Jan 02 2019
Jan 02

A lot of my work over the last few years has been working on migrations between various versions of Drupal. That usually means that I need to configure a local Drupal development environment with more than one database. And although this is relatively easy to do with Lando, I often have to look up how I did it before. So, I figured I should write it down and share with everyone else at the same time.


Adding a database to an existing Lando environment is as easy as adding a few lines to the .lando.yml file and restarting.

    type: mysql

This will create a new container called legacy with a MySQL database in it. Out of the box, Lando supports many common types of DB servers, including: MySQL, MariaDB, MongoDB, MSSQL, and PostgreSQL.

Often, your .lando.yml file might already have configuration in it. If the services line already exists, just put the new configuration underneath with the correct indentation. You can see examples of more complex configuration files at any of the links in the previous paragraph.


Now, you will need to tell Drupal about the new DB. To do this, go to the command line and type lando info. In the output, you should see something like this:

  "legacy": {
    "type": "mysql",
    "version": "5.7",
    "hostnames": [
    "creds": {
      "user": "mysql",
      "password": "password",
      "database": "database"
    "internal_connection": {
      "host": "legacy",
      "port": 3306
    "external_connection": {
      "host": "localhost",
      "port": "not forwarded"
    "urls": []

With that information, you can add the new DB configuration to Drupal's settings.php file.

$databases['old_db']['default'] = array (
  'database' => 'database',
  'username' => 'mysql',
  'password' => 'password',
  'prefix' => '',
  'host' => 'legacy',
  'port' => '3306',
  'namespace' => 'Drupal\\Core\\Database\\Driver\\mysql',
  'driver' => 'mysql',

Note that, by default the host name is going to correspond to the name of the service/container and will not necessarily be the same as the name of the database (or the name of the Drupal DB alias, for that matter). In other words, you should find the host and port values in Lando's internal_connection array. If, for some reason, you need to have a custom database name, credentials, port numbers or something else, you can refer to the links above.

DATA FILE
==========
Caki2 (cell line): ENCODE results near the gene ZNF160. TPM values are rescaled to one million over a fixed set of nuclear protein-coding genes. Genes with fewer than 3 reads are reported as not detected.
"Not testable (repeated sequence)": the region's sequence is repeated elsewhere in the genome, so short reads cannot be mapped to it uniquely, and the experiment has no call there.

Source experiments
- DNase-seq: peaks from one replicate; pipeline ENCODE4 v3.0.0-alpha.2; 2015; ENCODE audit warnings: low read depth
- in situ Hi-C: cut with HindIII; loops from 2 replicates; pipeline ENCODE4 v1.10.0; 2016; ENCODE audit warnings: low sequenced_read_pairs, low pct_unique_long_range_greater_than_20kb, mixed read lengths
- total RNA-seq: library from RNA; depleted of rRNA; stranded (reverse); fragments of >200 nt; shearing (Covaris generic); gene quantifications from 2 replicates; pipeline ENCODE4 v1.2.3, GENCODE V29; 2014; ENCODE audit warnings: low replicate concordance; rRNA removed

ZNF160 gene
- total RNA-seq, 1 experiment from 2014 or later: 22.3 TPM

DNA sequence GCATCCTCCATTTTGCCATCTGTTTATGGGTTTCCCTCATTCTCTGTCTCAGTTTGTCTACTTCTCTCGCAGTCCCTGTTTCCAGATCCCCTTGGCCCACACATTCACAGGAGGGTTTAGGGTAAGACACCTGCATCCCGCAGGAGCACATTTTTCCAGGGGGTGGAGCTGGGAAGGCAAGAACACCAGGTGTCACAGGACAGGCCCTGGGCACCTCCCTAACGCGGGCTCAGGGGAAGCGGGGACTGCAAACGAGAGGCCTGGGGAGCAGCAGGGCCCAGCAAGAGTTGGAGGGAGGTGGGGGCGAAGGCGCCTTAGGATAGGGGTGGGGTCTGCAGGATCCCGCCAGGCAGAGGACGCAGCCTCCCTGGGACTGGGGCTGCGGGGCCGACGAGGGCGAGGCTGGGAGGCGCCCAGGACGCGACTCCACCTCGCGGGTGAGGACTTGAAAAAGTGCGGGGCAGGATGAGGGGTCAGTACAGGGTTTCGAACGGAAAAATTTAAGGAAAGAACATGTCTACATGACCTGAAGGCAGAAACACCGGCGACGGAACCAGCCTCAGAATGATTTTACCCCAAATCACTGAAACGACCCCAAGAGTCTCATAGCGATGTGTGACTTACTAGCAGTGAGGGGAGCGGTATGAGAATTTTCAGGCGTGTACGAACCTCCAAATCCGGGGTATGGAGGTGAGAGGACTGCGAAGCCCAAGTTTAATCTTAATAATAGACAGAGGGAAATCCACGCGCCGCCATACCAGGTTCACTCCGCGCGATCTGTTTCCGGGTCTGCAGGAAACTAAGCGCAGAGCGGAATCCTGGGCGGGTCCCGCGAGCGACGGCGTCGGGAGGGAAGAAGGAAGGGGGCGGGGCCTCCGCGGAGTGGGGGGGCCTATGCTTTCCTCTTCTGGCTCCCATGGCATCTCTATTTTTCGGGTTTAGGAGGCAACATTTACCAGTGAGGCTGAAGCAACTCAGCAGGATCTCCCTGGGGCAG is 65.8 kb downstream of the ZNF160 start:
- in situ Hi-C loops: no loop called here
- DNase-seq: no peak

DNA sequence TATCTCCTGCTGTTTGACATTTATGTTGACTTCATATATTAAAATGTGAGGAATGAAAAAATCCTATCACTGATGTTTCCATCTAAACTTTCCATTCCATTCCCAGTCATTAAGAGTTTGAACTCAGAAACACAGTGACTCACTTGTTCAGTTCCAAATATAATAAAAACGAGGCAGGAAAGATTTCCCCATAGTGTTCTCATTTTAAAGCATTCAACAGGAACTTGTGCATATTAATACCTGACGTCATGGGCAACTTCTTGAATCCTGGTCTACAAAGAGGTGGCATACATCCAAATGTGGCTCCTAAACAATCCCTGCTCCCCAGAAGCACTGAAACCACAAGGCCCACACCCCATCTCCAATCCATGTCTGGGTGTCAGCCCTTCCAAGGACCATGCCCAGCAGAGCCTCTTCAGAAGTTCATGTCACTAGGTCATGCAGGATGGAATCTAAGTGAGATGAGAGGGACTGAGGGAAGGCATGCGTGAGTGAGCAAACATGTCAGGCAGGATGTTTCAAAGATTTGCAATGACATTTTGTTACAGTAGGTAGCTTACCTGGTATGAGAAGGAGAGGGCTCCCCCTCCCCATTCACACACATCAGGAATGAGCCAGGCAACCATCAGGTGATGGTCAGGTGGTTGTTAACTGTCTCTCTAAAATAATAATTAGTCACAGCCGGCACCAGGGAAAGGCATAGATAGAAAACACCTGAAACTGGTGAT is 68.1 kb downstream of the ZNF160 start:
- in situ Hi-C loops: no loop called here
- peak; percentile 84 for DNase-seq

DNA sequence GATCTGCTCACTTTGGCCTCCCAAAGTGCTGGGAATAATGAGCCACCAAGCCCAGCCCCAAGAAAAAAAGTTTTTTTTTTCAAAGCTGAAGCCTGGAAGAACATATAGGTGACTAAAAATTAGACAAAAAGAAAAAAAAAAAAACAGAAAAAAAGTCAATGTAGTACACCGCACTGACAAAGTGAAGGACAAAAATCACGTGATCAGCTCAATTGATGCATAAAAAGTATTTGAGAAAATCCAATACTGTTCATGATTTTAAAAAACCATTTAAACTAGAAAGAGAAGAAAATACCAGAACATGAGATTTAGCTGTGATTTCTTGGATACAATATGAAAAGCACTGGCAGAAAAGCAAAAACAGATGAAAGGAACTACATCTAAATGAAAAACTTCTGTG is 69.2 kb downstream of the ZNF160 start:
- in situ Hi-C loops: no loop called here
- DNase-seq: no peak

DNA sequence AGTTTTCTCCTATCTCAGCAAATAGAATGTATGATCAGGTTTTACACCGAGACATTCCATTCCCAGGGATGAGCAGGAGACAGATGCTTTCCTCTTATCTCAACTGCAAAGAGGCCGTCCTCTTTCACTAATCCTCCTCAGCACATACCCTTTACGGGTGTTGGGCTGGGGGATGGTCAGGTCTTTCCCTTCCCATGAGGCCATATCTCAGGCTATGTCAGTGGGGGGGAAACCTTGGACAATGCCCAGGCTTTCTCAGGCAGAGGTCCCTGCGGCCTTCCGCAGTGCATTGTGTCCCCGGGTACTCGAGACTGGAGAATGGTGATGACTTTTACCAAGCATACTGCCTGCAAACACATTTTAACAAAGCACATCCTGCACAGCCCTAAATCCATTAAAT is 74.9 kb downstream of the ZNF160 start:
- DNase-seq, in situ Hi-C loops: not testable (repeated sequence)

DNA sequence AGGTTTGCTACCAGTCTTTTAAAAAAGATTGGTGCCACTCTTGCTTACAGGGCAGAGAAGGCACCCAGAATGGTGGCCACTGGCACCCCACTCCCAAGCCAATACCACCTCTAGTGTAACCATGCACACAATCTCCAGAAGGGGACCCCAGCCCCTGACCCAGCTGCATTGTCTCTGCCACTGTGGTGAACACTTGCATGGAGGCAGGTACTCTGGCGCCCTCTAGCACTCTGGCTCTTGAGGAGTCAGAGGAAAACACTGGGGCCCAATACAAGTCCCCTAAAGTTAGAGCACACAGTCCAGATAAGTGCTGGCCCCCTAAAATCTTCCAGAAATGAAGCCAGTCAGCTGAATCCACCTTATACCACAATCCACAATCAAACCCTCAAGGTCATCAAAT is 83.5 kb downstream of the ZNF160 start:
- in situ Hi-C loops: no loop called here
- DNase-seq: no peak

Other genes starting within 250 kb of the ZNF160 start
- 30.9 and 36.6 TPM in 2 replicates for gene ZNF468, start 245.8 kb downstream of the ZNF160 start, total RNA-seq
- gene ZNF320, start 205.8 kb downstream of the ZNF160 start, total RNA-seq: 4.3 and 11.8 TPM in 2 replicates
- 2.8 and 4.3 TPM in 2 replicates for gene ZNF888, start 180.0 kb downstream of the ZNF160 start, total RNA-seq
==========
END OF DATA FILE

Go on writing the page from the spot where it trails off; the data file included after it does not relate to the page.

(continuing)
Related Article(s)

Nov 07 2018
Nov 07

Installing Lando on a Windows machine is easy. Just follow these 30 (or more) simple steps:

  1. Review the directions.
  2. Figure out which version of Windows you are running.
  3. Realize that you need to upgrade to Windows 10 Professional, because apparently you have to pay extra to actually do work on a Windows machine.
  4. Open the Windows Store.
  5. Spend half an hour trying to figure out why the Windows store is only showing blank pages.
  6. Take a break, go vote, spend some time with your kids, and seriously consider buying a Mac so that you don't have to deal with this shit.
  7. Reboot your computer and finally get Windows store to respond.
  8. Pay $100 dollars, while updating your account information because everything is three years out-of-date. Do not pass Go.
  9. Reboot your computer twice.
  10. Go to the Lando releases page.
  11. Spend some time looking for the last stable release (note: there is no spoon stable release).
  12. Download and run the latest .exe.
  13. The installer will complain that you don't have Hyper V, which you just paid for.
  14. Find the obscure command you need to enable Hyper V.
  15. Find Powershell in the Start menu.
  16. Discover that you can paste into PowerShell just by right-clicking your mouse. This seems convenient, but it's a trap!
  17. Run the command. It doesn't work.
  18. Learn how to run PowerShell as an administrator.
  19. Run the command, again.
  20. Reboot your computer, again.
  21. Run the .exe, again.
  22. The installer wants to install Docker. Let it.
  23. The Docker installer wants you to log you out. Let it
  24. Log back in.
  25. Open Babun and try the lando command. It isn't found.
  26. Open Powershell and try the lando command. It isn't found.
  27. Open the Command Prompt and try the lando command. It isn't found.
  28. Re-run the Lando installer, for the third time. It turns out that it never finished because Docker logged you out.
  29. Open Powershell and try the lando command.
  30. It works! Congratulations, you are done!*

* Just kidding...

  1. Open PowerShell. Go to the directory where you have your Drupal site.
  2. Run lando init.
  3. Choose the drupal 7 recipe.
  4. Why is it asking for a Pantheon machine token? This isn't a Pantheon site! Hit Ctrl-C.